Starts With A Bang

New supernova results: is the Universe not accelerating? (Synopsis)

Two different ways to make a Type Ia supernova: the accretion scenario (L) and the merger scenario (R). If a new paper is right, these supernovae may not indicate accelerated expansion after all. Images credit: NASA / CXC / M. Weiss.

“Even if I stumble on to the absolute truth of any aspect of the universe, I will not realise my luck and instead will spend my life trying to find flaws in this understanding – such is the role of a scientist.” -Brian Schmidt

Just a few days ago, a new paper was published in the journal Scientific Reports claiming that the evidence for acceleration from Type Ia supernovae was much flimsier than anyone gave it credit for. Rather than living up to the 5-sigma standard for scientific discovery, the authors claimed that there was only marginal, 3-sigma evidence for any sort of acceleration, despite having statistics that were ten times better than the original 1998 announcement.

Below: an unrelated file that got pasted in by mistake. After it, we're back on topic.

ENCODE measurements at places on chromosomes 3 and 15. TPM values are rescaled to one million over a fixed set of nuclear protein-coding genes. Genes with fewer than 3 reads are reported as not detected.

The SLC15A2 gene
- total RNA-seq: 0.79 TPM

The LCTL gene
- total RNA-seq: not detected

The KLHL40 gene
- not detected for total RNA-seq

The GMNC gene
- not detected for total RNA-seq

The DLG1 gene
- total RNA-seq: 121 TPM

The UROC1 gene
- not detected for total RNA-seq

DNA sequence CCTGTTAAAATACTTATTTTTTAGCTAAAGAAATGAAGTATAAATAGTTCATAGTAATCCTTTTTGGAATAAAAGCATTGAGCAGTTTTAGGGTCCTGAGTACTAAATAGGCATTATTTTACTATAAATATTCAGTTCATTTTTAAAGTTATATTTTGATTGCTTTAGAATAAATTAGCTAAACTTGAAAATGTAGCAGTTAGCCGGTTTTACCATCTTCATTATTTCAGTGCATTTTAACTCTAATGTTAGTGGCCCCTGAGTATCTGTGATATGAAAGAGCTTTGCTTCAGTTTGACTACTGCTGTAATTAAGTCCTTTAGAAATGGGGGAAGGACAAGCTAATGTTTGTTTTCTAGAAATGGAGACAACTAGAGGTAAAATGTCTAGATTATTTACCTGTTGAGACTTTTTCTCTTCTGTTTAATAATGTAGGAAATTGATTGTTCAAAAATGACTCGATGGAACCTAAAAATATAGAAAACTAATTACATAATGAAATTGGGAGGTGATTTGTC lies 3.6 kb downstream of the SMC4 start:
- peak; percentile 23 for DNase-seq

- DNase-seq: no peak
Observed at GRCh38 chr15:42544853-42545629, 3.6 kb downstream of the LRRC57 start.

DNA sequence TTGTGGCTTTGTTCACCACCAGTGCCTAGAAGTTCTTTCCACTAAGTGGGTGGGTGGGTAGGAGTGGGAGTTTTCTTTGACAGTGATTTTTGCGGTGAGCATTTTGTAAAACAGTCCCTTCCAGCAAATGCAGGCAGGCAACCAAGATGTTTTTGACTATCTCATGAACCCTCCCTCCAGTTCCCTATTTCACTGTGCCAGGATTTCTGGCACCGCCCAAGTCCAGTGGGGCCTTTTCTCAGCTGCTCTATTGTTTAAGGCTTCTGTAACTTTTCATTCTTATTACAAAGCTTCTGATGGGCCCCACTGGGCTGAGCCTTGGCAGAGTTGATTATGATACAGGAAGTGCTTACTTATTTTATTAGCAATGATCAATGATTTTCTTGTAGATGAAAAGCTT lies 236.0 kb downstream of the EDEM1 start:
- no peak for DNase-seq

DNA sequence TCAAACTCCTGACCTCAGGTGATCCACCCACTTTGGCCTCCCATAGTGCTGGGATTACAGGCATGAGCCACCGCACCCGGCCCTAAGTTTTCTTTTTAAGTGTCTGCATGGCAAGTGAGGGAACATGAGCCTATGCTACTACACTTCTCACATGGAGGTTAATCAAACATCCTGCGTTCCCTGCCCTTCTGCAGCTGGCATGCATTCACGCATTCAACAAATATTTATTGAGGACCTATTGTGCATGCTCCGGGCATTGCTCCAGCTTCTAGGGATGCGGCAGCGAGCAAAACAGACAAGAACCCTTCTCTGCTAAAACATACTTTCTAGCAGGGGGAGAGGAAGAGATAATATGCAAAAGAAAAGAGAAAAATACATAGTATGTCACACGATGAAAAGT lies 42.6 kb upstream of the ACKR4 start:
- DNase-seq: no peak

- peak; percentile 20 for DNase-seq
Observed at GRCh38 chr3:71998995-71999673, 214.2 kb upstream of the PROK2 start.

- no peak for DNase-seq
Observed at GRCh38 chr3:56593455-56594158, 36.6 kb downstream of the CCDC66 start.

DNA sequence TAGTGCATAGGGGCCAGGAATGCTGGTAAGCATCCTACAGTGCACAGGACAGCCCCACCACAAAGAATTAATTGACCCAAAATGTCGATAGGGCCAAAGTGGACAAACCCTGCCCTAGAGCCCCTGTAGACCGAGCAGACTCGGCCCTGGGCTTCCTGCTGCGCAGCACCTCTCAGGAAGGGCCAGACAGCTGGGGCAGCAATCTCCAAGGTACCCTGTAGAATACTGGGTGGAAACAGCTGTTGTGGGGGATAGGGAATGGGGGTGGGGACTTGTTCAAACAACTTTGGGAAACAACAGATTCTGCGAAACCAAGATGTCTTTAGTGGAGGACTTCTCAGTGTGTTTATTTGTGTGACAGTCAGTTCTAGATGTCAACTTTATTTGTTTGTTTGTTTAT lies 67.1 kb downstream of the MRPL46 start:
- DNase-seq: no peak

Measuring back in time and distance (to the left of “today”) can inform how the Universe will evolve and accelerate/decelerate far into the future. Image credit: Saul Perlmutter of Berkeley, via

They claimed that an improved likelihood analysis combined with a rejection of all other priors explains why they obtained this result, and use it to cast doubt on not only the concordance model of cosmology, but on the awarding of the 2011 Nobel Prize for dark energy. Despite the sensational coverage this has gotten in the press, the team does quite a few things that are a tremendous disservice to the good science that has been done, and even a simplistic analysis clearly debunks their contentions.

The figure representing the confidence in accelerated expansion and in the measurement of dark energy (y-axis) and matter (x-axis) from supernovae alone. Image credit: Nielsen, Guffanti and Sarkar, 2016, from the preprint at

Dark energy and acceleration are real and here to stay. You owe it to yourself to find out why and how!